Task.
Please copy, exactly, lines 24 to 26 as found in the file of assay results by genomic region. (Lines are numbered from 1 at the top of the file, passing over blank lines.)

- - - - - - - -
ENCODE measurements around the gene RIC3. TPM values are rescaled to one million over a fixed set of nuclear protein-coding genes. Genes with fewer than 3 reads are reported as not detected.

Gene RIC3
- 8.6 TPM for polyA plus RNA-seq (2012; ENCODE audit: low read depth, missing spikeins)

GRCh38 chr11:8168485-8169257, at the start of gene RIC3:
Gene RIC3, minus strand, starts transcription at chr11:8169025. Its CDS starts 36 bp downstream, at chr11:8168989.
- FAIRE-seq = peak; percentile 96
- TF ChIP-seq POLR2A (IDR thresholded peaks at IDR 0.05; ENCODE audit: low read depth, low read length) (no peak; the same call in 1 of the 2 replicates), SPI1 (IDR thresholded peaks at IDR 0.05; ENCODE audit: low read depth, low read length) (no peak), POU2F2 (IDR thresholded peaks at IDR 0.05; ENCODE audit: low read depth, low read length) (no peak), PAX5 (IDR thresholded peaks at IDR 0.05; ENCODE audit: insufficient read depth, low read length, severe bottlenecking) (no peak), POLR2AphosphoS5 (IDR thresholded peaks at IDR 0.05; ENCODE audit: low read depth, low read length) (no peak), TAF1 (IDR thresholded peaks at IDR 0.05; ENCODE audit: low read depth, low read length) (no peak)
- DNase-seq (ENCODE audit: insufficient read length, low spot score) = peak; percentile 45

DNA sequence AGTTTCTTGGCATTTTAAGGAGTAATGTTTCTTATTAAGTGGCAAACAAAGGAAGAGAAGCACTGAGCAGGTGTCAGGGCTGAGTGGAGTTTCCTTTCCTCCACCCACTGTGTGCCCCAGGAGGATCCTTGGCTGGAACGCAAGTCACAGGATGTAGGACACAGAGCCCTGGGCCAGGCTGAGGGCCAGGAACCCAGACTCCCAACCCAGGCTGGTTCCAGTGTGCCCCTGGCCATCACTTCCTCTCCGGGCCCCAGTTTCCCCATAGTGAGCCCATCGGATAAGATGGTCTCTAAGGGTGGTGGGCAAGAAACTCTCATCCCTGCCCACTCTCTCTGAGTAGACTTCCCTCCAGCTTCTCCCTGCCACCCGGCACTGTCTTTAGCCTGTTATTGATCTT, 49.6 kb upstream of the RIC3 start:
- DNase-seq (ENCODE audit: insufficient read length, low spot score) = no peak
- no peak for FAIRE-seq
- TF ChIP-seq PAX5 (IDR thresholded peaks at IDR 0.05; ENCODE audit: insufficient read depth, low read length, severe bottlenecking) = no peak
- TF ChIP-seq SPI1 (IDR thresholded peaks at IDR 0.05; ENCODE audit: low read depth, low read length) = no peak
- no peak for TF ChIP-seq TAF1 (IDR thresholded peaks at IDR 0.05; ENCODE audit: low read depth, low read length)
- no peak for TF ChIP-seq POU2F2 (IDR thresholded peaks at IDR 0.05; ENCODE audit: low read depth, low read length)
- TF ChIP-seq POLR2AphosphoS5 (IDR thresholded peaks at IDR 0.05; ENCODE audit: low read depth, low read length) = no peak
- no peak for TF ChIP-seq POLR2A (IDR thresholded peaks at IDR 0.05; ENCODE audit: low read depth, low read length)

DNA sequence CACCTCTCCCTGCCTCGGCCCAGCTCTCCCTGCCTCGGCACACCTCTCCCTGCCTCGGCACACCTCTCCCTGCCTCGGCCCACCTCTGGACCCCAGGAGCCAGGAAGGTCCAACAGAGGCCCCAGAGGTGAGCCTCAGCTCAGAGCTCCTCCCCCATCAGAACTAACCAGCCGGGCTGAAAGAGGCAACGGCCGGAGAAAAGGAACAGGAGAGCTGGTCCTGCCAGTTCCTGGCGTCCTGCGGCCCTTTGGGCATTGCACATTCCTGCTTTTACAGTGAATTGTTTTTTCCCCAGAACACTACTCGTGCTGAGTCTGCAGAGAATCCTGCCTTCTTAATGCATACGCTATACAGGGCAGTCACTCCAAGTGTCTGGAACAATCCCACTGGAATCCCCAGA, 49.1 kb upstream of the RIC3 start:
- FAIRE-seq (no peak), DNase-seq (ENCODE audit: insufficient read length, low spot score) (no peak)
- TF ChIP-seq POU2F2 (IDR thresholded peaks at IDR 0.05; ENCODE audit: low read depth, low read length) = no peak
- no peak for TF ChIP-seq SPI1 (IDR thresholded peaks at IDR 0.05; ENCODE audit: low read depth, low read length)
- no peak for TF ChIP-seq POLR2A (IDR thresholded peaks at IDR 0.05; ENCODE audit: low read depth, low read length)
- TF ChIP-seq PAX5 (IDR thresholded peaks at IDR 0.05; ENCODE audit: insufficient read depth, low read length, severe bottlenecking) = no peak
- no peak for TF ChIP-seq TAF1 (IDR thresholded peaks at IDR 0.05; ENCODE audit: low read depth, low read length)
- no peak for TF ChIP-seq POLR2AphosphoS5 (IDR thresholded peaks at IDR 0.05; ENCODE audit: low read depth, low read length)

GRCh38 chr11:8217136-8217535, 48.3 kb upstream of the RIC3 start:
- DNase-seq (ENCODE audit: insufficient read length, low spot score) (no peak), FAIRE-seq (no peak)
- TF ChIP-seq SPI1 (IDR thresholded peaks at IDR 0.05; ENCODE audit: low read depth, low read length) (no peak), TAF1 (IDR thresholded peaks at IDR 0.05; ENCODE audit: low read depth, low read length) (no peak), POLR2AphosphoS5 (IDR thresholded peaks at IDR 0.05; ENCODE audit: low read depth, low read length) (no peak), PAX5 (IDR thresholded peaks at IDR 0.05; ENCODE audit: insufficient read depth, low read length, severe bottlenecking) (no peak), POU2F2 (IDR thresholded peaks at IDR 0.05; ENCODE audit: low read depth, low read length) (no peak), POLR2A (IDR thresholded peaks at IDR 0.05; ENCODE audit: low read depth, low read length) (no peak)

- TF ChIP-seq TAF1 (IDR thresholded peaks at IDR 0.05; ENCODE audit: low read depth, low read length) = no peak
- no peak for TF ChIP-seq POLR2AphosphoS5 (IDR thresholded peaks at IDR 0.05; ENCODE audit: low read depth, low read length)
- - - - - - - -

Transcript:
- no peak for TF ChIP-seq TAF1 (IDR thresholded peaks at IDR 0.05; ENCODE audit: low read depth, low read length)
- no peak for TF ChIP-seq POLR2AphosphoS5 (IDR thresholded peaks at IDR 0.05; ENCODE audit: low read depth, low read length)

GRCh38 chr11:8217136-8217535, 48.3 kb upstream of the RIC3 start: